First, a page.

Emperor Alexandr I and his fellows in arms

This route will acquaint you with the era in the history of St. Petersburg connected with government of the emperor Alexander I

  • temples and cathedrals 1 ,
  • parks 1 ,
  • monuments 1 ,
  • palaces 1
4 km, 929 m
Tavrichesky Garden

Tavrichesky Garden

St. Petersburg, Shpalernaya ul., 47

Tavricheskiy Park was established around the Tavricheskiy palace constructed by Catherine the Great for duke Potyomkin - Tavricheskiy

The palace was inspired by Old Classicism style manors.

The manor includes a big garden with greenhouses, artificial ponds and park pavilions. In the middle of XIX-th century the garden was opened for visitors. In wintertime there were ice rinks and sleighing tracks on the ponds. Today one the garden's territory there is located a greenhouse with unique uncommon plants. In the park there are many sports grounds, which are the favorite place of chess players. Nowadays in the building of the palace there is functioning an Inter-Parliamentary Assembly.

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Saint Michael's (Engineer's) Castle

Saint Michael's (Engineer's) Castle

St. Petersburg, ul. Sadovaya, 2

The largest architectural monument, completing the history of St. Petersburg architecture of the XVIII century

Mikhailovsky Castle is the only palace constructed in Russia in the style of romantic classicism. It is a unique building with which many stories and legends are connected, often of a mystical character. It combines the features of a medieval knight's castle and a secular European palace of the XVIII century.

The palace was designed by the architect V. I. Bazhenov on behalf of Emperor Paul I, who wanted to make it his main front residence. The construction was led by architect V. Brenna. He revised the original design of the palace and created the artistic decoration of its interiors.

In addition to Bazhenov and Brenn, the emperor himself took part in the creation of the project, having composed several drawings for him. Brenn's assistants were also included Fedor Svinin and Karl Rossi.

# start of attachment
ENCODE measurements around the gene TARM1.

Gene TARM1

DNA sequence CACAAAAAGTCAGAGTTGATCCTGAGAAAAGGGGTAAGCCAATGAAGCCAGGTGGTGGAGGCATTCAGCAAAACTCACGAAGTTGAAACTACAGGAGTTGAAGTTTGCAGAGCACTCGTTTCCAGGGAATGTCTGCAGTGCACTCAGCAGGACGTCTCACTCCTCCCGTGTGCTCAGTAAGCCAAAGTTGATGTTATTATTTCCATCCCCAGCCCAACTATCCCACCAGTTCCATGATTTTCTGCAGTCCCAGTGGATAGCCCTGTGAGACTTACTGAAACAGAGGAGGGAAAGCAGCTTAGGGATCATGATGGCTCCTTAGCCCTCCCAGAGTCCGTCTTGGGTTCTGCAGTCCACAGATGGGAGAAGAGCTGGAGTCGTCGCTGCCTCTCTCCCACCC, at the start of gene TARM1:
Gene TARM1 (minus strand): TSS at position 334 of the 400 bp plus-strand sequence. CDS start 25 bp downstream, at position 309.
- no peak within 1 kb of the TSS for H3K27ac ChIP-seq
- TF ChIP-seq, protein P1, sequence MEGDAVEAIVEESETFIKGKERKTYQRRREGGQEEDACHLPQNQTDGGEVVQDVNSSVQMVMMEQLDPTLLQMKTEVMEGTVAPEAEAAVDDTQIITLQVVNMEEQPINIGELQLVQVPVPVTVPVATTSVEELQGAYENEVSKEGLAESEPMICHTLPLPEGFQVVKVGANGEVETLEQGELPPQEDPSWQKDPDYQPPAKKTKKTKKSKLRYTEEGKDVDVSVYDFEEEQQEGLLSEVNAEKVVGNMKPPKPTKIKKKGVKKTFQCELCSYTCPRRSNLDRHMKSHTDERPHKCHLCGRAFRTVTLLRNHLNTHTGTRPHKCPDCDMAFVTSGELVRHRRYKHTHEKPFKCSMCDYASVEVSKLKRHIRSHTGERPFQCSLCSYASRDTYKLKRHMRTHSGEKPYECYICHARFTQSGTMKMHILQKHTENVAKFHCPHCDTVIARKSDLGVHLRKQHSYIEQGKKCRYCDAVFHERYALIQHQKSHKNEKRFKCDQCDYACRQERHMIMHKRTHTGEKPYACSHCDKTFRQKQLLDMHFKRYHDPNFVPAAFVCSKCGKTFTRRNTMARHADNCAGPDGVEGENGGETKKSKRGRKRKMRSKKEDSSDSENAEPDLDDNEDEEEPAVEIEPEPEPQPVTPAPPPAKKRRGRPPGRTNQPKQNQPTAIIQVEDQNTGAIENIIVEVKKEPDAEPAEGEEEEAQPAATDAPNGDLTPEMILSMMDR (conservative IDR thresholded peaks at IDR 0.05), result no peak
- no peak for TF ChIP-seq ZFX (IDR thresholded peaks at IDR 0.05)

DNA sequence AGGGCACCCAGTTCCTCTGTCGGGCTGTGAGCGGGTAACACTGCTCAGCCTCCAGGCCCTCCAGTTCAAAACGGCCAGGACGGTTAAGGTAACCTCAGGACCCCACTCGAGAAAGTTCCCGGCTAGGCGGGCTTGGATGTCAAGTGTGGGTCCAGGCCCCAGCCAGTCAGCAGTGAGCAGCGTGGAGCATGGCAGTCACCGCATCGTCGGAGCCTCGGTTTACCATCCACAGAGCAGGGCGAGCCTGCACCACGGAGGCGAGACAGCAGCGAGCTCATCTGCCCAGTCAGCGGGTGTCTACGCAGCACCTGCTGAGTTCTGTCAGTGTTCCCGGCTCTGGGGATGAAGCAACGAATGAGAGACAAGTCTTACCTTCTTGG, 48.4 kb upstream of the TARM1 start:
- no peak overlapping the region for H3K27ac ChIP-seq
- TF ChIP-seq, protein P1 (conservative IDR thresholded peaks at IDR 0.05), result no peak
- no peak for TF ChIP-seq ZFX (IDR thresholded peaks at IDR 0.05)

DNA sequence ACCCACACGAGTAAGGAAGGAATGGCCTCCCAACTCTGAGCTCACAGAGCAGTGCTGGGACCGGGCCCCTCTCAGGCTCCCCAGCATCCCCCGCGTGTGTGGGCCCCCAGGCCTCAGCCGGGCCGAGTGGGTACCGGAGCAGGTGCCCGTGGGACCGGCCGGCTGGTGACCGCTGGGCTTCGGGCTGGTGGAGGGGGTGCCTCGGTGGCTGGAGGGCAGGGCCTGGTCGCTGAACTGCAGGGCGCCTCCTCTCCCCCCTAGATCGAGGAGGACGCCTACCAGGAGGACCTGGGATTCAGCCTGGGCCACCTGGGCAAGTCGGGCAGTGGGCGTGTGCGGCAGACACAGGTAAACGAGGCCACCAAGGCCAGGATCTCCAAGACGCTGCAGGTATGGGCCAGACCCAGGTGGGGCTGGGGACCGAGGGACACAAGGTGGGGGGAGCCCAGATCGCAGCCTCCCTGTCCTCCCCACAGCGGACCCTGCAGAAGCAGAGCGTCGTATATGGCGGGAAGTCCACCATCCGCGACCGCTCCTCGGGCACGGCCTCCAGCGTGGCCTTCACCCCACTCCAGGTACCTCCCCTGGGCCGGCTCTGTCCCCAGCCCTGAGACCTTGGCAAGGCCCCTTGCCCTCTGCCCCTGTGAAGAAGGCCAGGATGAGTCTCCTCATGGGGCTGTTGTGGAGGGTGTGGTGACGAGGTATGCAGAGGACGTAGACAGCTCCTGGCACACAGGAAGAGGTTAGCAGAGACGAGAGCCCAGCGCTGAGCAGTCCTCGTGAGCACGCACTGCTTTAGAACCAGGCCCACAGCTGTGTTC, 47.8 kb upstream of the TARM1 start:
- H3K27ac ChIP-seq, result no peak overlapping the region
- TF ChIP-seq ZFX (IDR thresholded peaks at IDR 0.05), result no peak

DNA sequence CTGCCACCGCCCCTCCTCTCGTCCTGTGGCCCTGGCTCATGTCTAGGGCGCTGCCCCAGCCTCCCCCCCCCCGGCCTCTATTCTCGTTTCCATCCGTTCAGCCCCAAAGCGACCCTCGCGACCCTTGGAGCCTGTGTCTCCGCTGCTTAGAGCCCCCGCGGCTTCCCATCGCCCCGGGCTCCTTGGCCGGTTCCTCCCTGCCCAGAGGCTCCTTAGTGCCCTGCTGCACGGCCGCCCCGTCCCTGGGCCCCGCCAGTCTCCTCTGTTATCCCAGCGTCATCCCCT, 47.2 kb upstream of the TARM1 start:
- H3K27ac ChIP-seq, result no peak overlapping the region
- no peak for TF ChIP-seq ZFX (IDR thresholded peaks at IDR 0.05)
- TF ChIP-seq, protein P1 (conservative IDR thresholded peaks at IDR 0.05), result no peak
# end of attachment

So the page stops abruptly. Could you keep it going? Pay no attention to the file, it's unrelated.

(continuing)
Built in the shortest possible time, the castle became the place of the mysterious death of its owner.

At the beginning of the XIX century. the castle “a deserted monument of a tyrant, an abandoned palace forgotten” took military and cultural figures into its walls, and later the Engineering School was located here, and the luxurious interiors of the former imperial residence were rebuilt and adapted to its needs. For many years, the castle was named Inzhenerny. In Soviet times, various military organizations were located here.

Now in the restored halls of the castle there is a permanent interactive exposition "The Romanov Saga" and open sculpture funds of the late XIX - early XXI centuries. The authentic marble sculpture of the Summer Garden is also stored here, as well as temporary exhibitions.

 

2 km, 552 m
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Kazan Cathedral

Kazan Cathedral

St. Petersburg, Nevsky pr., 25

Being built in the Empire style, it is one of the largest temples of Saint Petersburg. It is dedicated to Our Lady of Kazan, probably the most venerated icon in Russia

The cathedral was constructed in Nevsky Prospekt from 1801 till 1811 by architect A.N. Voronikhin by order of Emperor Paul I who wanted the cathedral to resemble St. Peter's Basilica in Vatican. Before it on the place of the cathedral a church was built in 1733-1737 by the architect M.G. Zemtsov.